Many people in California go to work to support their families, but a person's pregnancy could result in discrimination at work. Specific laws that protect workers from this form of discrimination include the Americans with Disability Act, the Pregnancy Discrimination Act and the Family Medical Leave Act. Although these acts do not apply to everyone in all situations, they do form a framework that grants some rights to parents and expecting parents in regards to hiring, firing, demoting or promoting.
In the view of the Equal Employment Opportunity Commission, employers should train managers and supervisors to follow these laws. Decision makers must take care to avoid making choices based solely on pregnancy. Employers admittedly face a complex process when trying to avoid claims of pregnancy discrimination. Knowing which law could apply to a specific case can be challenging. For example, the ADA does not recognize pregnancy as a disability, but the act does acknowledge some pregnancy complications as disabilities. Eligibility requirements for the ADA and FMLA differ, but a person who does not qualify under one law might legally qualify for a leave under another law.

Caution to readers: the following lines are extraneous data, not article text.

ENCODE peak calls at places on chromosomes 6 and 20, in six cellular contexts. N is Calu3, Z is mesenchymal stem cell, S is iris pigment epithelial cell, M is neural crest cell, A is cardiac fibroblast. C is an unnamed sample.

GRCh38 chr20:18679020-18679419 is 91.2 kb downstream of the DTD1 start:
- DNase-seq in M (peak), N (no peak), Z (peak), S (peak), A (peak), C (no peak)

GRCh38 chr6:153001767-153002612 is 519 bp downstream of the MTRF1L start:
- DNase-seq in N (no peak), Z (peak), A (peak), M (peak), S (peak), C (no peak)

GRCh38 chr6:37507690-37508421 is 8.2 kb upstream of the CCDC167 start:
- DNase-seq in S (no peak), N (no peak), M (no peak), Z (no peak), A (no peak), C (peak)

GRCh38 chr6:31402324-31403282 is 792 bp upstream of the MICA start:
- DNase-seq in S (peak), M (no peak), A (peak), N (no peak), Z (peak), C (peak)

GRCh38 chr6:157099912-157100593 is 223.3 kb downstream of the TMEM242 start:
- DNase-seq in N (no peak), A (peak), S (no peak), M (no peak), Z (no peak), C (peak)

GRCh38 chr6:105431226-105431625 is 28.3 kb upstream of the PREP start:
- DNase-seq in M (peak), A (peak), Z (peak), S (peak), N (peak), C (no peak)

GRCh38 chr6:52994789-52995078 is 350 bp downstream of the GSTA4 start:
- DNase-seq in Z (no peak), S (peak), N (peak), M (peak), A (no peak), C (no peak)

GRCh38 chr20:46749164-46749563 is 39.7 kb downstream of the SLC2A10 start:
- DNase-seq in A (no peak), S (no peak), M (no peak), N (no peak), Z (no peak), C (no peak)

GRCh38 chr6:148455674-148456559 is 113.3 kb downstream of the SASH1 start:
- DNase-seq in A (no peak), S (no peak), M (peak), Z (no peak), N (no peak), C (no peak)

Pregnancy discrimination can take several forms and include prejudice against employees for simply being parent, currently expecting a child or trying to conceive. Fathers might even face discrimination in some cases.
A person troubled by workplace discrimination might suffer financial consequences due to denial of job, demotion, lower pay or job loss. Advice from an attorney might allow a person to pursue damages if an employer's negative treatment was based on the person's age, disability, sex, race, religion or national origin. After organizing the evidence and citing the violated laws, an attorney may be able to prepare a formal complaint to the employer. In some cases, legal representation might lead to filing a lawsuit.